Dhaka, Bangladesh – For the first time in 18 months, Adnan Hasan finds himself wearing his school uniform – a white shirt and blue pants – and stands in line.
The fifth student, wearing a mask, waited at the main gate of Dhaka’s Udayan School on Sunday, when hundreds of thousands of children in Bangladesh returned to their class after 543 days – one of the most dramatic in the world.
As the children waited to enter Udayan School, two staff members stood at the gate, handing out handkerchiefs to the entrants, while the other checked their temperature with a thermometer.
The last time Hasan passed through this gate in March last year, he was not standing in line and his temperature was not monitored. They no longer had to wear a mask.
But the epidemic changed everything, forcing millions of children like him around the world to stay home.
In a report last week, UNICEF warned that long-term school closures in the wake of the COVID crisis had promoted “injustices” to more than 430 million children in South Asia.
“The closure of schools in South Asia has forced hundreds of millions of children and their teachers to relocate to remote schools in an area where connectivity is difficult and the use of weapons,” UNICEF chief executive George Laryea-Adjei said in a statement.
As a result, the children encountered major obstacles in their learning journey. ”
Now back in school, Hasan was happy.
“I can’t express in words how I feel and go back to my school,” he told Al Jazeera. “I’ll meet all my friends years later. It’s a win-win situation. “
‘There is no other way to make disciples’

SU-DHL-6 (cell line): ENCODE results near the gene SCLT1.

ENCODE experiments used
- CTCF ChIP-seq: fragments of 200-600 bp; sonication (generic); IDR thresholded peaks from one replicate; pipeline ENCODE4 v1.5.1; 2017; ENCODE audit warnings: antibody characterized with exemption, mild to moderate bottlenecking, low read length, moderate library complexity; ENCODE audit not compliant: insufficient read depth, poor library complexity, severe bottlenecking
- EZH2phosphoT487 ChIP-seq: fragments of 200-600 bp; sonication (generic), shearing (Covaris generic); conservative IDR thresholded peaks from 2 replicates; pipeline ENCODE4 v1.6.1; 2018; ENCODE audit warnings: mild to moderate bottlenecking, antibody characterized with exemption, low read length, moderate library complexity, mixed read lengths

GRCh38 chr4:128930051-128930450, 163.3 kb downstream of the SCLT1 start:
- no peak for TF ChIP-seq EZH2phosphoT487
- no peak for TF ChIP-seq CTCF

Like Hasan, thousands of elementary and high school students across Bangladesh returned to their classrooms, some in Dhaka decorated with balloons and ribbons.
Many schools welcomed their students with sweets and flowers while the children hugged each other happily.
The Ministry of Education Dipon Hello Sunday warned against any form of tolerance in schools.
“Students in grades one to four, and 6 to 9, should attend one class a week for the first three weeks,” he said.
Moni said those who are expected to take the exams at the end of the fifth, 10th and 12th grade should participate in the lessons every day, adding that all other classes will start slowly again.
According to Bangladesh’s mobile operator, only 41% of the 169 million people who own a mobile phone, while students in rural areas still suffer from a lack of high-speed internet.
A study conducted by the BRAC NGO found that about 56 percent of students in the country were not connected to the internet or filming classes during the epidemic.
“For these struggling students, there is no alternative but to go to a private study to learn. So I believe the government has made the right decision to open these schools, ”academic Syed Md Golam Faruk told Al Jazeera.
The students also agreed.
“Yes, there were classes online. We were promoted to the next class through our online exams. But there is no other way to educate people, ”Zarif Raihan, a student at Dhaka’s Monipur High School, told Al Jazeera.